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Berlin-Tegel Airport To Close for Two Months Beginning June 15

A roughly 9,000 m2 market square under construction at Berlin Brandenburg Airport in 2016 (Photo: Flughafen Berlin Brandenurg)

The shareholders’ meeting for Berlin Brandenburg and Federal Airports (FBB) decided last Wednesday that Berlin-Tegel Airport will close down for a two-month period starting of June 15. As the set date for reopening approaches, the shareholders will make the decision whether to reopen the airport or whether to keep it closed.

Due to the collapse in air traffic caused by the COVID-19 pandemic, it has been decided that all traffic for the German capital will be handled by Berlin Schoenefeld, the former East Berlin airport, before the much-delayed new Berlin Brandenburg airport opens to the public on Oct. 31.

Passengers numbers for both Berlin airports — Tegel and Schoenefeld Airport — have dropped to approximately 2,000 per day in the past month, and this temporary closure would allow FFB to save approximately 200,000 euros ($218,000), reported German news outlet, Deutsche Welle.

“In the next few months, we will see if the capital region needs one or two airports,” FBB chief Lütke Dalrup told the Deutsche Presse-Agentur. “Now it is about taking the next steps responsibly. Our next job is to ensure the recovery of the air industry and not hinder it.”

“This is a reasonable compromise,” confirmed FBB Finance Minister Katrin Lange, as reported by German newspaper Tagesspiegel. He added that the shareholders’ meeting had agreed to concede a temporary exemption from the duty to operate Tegel Airport, since the civil aviation needs for the city of Berlin will be adequately served by only one airport during this special period.

Tegel served more than 24 million passengers in 2019 and is the larger airport of the German capital.

With its hexagon-shaped units, Tegel Airport was a relic from another era, being opened in 1974 when it started serving then-West Berlin, an enclave of capitalism inside communist East Germany. Its layout had been made outdated by the needs of modern aviation, with post-9/11 security screening posts that would struggle to fit into its limited spaces and the narrow gates did not provide enough room for the shopping centers that make modern airport phenomenal profit machines. At European hubs like London’s Heathrow Airport or Amsterdam Airport Schiphol, around 60 percent of revenues are generated by non-aeronautical activities.

Berlin Brandenburg Airport, originally slated to open in October 2011, is scheduled to open at the beginning of the next International Air Transport Association winter season — on Oct. 31 — after more than nine years of delays. The original schedule sees Berlin Tegel remaining open during the first days of operations at Brandenburg and permanently shutting down on Nov. 8.

At this point, it remains unclear whether Tegel will re-open at all after the traffic slump caused by COVID-19 or if operations will keep being handled by Schoenefeld until the opening of the new Brandenburg terminal, which shares a runway with the old Schoenefeld airport. If the airport authority believes Schoenefeld airport can handle the traffic through the third quarter, it’s likely Tegel Airport would simply remain closed.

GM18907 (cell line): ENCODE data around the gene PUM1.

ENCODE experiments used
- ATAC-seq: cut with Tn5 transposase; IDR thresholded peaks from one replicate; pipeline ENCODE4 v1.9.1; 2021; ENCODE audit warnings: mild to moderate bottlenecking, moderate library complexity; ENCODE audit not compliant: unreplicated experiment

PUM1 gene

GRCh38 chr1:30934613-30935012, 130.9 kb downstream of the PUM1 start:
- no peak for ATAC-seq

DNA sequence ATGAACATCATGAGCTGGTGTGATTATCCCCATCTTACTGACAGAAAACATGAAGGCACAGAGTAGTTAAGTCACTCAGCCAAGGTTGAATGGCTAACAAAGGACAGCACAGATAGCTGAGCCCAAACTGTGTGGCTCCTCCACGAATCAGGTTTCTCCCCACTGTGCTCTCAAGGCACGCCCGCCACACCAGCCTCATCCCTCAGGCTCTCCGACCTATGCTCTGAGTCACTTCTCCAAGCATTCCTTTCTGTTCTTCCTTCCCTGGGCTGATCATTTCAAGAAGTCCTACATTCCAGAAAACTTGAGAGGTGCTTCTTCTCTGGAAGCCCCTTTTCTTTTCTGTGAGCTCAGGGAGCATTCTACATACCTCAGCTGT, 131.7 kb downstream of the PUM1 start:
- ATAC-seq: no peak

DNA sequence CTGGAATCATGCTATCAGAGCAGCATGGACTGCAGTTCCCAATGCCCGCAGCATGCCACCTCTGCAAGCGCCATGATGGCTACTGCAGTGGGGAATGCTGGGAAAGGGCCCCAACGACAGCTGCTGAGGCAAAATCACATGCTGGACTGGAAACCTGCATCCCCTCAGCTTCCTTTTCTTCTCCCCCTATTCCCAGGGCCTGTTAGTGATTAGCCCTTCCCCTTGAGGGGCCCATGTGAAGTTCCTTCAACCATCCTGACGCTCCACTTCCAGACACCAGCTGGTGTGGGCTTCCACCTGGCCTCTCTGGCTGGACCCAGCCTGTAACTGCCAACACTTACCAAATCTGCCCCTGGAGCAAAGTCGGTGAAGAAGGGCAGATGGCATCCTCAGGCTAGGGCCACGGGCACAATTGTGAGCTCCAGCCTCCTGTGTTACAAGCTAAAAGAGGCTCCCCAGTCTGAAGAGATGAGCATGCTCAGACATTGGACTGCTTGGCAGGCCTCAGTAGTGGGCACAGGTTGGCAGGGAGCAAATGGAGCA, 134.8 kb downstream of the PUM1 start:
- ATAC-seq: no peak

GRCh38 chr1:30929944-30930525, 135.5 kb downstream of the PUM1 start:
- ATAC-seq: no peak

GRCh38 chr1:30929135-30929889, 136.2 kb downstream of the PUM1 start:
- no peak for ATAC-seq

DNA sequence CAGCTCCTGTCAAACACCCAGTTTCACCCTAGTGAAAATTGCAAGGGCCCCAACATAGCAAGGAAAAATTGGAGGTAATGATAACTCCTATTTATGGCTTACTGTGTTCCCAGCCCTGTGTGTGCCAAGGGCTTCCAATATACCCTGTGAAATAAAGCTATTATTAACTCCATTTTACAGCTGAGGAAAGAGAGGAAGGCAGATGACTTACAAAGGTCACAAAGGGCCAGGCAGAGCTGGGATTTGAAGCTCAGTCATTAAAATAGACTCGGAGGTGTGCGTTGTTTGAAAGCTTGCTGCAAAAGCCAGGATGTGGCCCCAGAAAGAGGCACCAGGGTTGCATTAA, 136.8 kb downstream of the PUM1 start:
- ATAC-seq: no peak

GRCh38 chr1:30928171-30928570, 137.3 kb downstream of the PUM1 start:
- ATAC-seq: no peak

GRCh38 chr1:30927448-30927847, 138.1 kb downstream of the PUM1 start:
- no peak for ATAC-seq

The terminal buildings at Tegel will host offices once the airport is decommissioned, while the area including the aprons and the runways will be used to build affordable housing, reports British newspaper The Daily Telegraph.

Tegel’s closure will also mean that all governmental flights to and from Berlin will be handled by the new dedicated terminal purpose-built facility at Schoenefeld. The new government terminal is ten times larger than the one in Tegel with large waiting and conference areas, a room for press conferences and various other accommodations reports the Tagesspiegel. The structure, however, has not yet been completely furnished by the Government, since it was expected that it would not be operational before next fall, therefore there will need to be some emergency interventions before June 15 so that it can accommodate the governmental traffic to and from the German capital.

Vanni Gibertini


  • Vanni Gibertini

    Vanni fell in love with commercial aviation during his undergraduate studies in Statistics at the University of Bologna, when he prepared his thesis on the effects of deregulation on the U.S. and European aviation markets. Then he pursued his passion further by obtaining a Master’s Degree in Air Transport Management at Cranfield University in the U.K. followed by holding several management positions at various start-up carriers in Europe (Jet2, SkyEurope, Silverjet). After moving to Canada, he was Business Development Manager for IATA for nine years before turning to his other passion: sports writing.

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